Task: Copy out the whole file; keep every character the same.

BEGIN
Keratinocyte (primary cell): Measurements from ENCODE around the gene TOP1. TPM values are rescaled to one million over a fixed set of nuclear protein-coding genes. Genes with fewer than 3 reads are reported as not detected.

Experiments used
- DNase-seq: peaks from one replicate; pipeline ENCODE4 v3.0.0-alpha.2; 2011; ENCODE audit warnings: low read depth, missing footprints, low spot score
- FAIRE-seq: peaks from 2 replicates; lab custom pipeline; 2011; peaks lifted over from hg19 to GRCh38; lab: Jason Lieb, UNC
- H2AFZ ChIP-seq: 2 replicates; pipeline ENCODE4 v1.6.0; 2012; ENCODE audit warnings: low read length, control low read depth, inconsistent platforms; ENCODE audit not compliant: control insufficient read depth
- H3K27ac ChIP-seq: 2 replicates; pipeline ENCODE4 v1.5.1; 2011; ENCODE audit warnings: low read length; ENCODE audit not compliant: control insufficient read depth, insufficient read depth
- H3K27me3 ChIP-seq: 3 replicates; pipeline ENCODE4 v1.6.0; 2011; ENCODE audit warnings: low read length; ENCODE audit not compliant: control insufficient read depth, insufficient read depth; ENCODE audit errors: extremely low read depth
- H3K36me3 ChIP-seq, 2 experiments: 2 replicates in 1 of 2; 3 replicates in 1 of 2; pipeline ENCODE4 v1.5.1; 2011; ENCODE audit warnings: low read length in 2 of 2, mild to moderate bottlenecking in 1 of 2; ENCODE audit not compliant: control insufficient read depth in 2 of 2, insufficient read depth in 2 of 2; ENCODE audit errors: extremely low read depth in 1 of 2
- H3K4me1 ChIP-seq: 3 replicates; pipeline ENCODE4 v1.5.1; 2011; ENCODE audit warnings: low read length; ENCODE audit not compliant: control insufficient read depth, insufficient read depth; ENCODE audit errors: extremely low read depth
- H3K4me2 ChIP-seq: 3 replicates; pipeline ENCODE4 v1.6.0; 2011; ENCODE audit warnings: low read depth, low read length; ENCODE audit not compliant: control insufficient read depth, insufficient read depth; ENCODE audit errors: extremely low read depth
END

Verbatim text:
Keratinocyte (primary cell): Measurements from ENCODE around the gene TOP1. TPM values are rescaled to one million over a fixed set of nuclear protein-coding genes. Genes with fewer than 3 reads are reported as not detected.

Experiments used
- DNase-seq: peaks from one replicate; pipeline ENCODE4 v3.0.0-alpha.2; 2011; ENCODE audit warnings: low read depth, missing footprints, low spot score
- FAIRE-seq: peaks from 2 replicates; lab custom pipeline; 2011; peaks lifted over from hg19 to GRCh38; lab: Jason Lieb, UNC
- H2AFZ ChIP-seq: 2 replicates; pipeline ENCODE4 v1.6.0; 2012; ENCODE audit warnings: low read length, control low read depth, inconsistent platforms; ENCODE audit not compliant: control insufficient read depth
- H3K27ac ChIP-seq: 2 replicates; pipeline ENCODE4 v1.5.1; 2011; ENCODE audit warnings: low read length; ENCODE audit not compliant: control insufficient read depth, insufficient read depth
- H3K27me3 ChIP-seq: 3 replicates; pipeline ENCODE4 v1.6.0; 2011; ENCODE audit warnings: low read length; ENCODE audit not compliant: control insufficient read depth, insufficient read depth; ENCODE audit errors: extremely low read depth
- H3K36me3 ChIP-seq, 2 experiments: 2 replicates in 1 of 2; 3 replicates in 1 of 2; pipeline ENCODE4 v1.5.1; 2011; ENCODE audit warnings: low read length in 2 of 2, mild to moderate bottlenecking in 1 of 2; ENCODE audit not compliant: control insufficient read depth in 2 of 2, insufficient read depth in 2 of 2; ENCODE audit errors: extremely low read depth in 1 of 2
- H3K4me1 ChIP-seq: 3 replicates; pipeline ENCODE4 v1.5.1; 2011; ENCODE audit warnings: low read length; ENCODE audit not compliant: control insufficient read depth, insufficient read depth; ENCODE audit errors: extremely low read depth
- H3K4me2 ChIP-seq: 3 replicates; pipeline ENCODE4 v1.6.0; 2011; ENCODE audit warnings: low read depth, low read length; ENCODE audit not compliant: control insufficient read depth, insufficient read depth; ENCODE audit errors: extremely low read depth